Bangladesh Signs Preferential Trade Agreement with Bhutan

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News Desk

Bangladesh signed its first-ever bilateral Preferential Trade Agreement(PTA) with Bhutan to enhance trade in goods, investment and economic cooperation between the two countries. On 06 December 2020, through signing the PTA with the Himalayan country, Bangladesh has also entered into the era of free trade agreement (FTA) and preferential trade agreement (PTA) as part of its preparations for the post-LDC period when the country will lose duty-free market access to developed countries.
Commerce minister Tipu Munishi signed the agreement at a ceremony, which also marked the celebration of 50 years of the diplomatic relationship between the two countries, held at Foreign Service Academy in Dhaka. Bangladesh prime minister Sheikh Hasina and Bhutan prime minister Lotay Tshering witnessed the signing by joining the event virtually respectively from Ganabhaban in Dhaka and Thimphu in Bhutan.

The volume of bilateral trade between the two countries was only $57.46 million in the fiscal year 2018-2019. Of which, Bangladesh exported goods worth $7.56 million and imported goods worth $49.90 million in the year. Under the PTA, 10 Bangladeshi products, including three types of readymade garment products such as men’s/boys jacket, blazers, trousers and shorts, babies garments and clothing accessories, three types of fruit juices, green tea, mineral water, particle board and plywood, will get duty-free access to Bhutanese market.
Bangladesh will provide duty-free market access to 16 Bhutanese products, including milk, natural honey, wheat or meslin flour, wheat bran, homogenized preparations of jams, fruit jellies, marmalades, food preparation of soya bean, mineral water, quartzite, cement clinkers, Portland cement, soap, particle board of wood, ferro-silicon, bars and rods of iron or non-alloy steel and wooden furniture used in office and bedroom.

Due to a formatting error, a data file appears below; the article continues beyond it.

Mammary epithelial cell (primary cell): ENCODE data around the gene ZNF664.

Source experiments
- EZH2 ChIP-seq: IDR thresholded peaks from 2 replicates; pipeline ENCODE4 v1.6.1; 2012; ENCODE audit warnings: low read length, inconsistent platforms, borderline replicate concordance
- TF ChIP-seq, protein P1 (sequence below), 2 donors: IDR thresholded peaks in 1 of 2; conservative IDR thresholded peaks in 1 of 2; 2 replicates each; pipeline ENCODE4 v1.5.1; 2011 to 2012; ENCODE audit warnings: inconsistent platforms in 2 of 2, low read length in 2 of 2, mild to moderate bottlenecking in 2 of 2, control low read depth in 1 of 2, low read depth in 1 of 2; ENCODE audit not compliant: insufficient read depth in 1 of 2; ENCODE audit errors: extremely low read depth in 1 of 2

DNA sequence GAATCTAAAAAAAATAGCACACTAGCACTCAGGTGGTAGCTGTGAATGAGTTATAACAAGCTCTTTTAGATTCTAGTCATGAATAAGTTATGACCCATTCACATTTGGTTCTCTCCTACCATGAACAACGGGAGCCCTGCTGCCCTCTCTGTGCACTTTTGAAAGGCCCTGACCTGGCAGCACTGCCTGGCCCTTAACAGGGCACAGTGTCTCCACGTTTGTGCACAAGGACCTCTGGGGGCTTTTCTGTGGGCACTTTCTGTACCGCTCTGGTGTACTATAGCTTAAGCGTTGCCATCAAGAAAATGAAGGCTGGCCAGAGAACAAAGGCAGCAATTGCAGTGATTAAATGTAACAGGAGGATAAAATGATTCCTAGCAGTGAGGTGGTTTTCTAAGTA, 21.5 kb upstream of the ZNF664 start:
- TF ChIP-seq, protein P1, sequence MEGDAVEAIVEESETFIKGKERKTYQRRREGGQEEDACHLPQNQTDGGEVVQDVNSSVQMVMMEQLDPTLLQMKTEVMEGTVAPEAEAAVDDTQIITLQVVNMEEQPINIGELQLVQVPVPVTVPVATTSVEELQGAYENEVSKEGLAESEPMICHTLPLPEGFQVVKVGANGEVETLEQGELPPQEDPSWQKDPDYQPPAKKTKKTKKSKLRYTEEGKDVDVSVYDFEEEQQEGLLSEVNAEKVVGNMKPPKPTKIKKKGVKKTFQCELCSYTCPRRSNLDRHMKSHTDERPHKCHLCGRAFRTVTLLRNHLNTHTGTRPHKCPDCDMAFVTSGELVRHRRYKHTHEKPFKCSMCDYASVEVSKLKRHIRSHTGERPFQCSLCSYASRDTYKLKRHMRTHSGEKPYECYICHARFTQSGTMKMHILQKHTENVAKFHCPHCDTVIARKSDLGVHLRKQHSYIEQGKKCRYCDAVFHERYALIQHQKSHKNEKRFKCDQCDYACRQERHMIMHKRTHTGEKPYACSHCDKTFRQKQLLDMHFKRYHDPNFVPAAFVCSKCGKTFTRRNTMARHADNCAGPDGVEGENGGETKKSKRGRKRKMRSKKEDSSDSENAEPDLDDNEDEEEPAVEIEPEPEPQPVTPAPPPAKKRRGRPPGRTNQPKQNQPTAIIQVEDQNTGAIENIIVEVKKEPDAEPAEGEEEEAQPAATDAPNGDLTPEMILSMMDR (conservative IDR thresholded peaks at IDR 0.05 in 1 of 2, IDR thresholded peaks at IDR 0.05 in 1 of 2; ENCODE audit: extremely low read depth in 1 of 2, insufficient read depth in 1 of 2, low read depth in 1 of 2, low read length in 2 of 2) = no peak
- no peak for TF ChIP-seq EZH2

Another 90 products of Bangladesh and 18 products of Bhutan that have been enjoying duty-free benefits in respective markets will also continue to get special exemption under the agreement. There is also provision in the agreement to include new products in the lists based on consultations.

Tipu Munshi at a press briefing after the signing ceremony said that the volume of bilateral trade would double within five to six years as they expected an increase in trade at the rate of 15 per cent a year following the agreement. He said that Bangladesh imported a huge quantity of boulder stones for its development projects from the country. He also said that the experiences of signing agreement with Bhutan would help Bangladesh in upcoming FTAs and PTAs with other countries.

The country is planning to sign a number of FTAs and PTAs with a number of countries to keep its export performance once it graduates from a least developed country to a developing one, he said.
Bhutan economic affairs minister Lyonpo Loknath Sharma said that Bangladesh was the second largest export destination for Bhutan and the agreement would boost its export to the country. Foreign minister AK Abdul Momen said that the signing of the PTA would take the bilateral relationship of the two countries to a new height. He said that the signing of the PTA not only emphasized the common priority of economic development but also symbolized mutual commitment to carry forward the relation to a new height. Business communities of both countries will take the advantages of this PTA, he hoped. Bhutanese foreign minister Tandi Dorji and Bangladesh commerce secretary Jafar Uddin also spoke at the programme.

PM’s private industry and investment adviser Salman F Rahman, foreign secretary Masud Bin Momen, FBCCI president Sheikh Fazle Fahim and ambassador of Bhutan to Bangladesh Kutshab Rinchen Kuentsyl were also present at the signing ceremony.
It is to be mentioned that PTA is a trading bloc that gives preferential access to certain products from the participating countries. This is done by reducing tariffs but not by abolishing them completely. It is the first stage of economic integration. These tariff preferences have created numerous departures from the normal trade relations principle, namely that World Trade Organization (WTO) members should apply the same tariff to imports from other WTO members.

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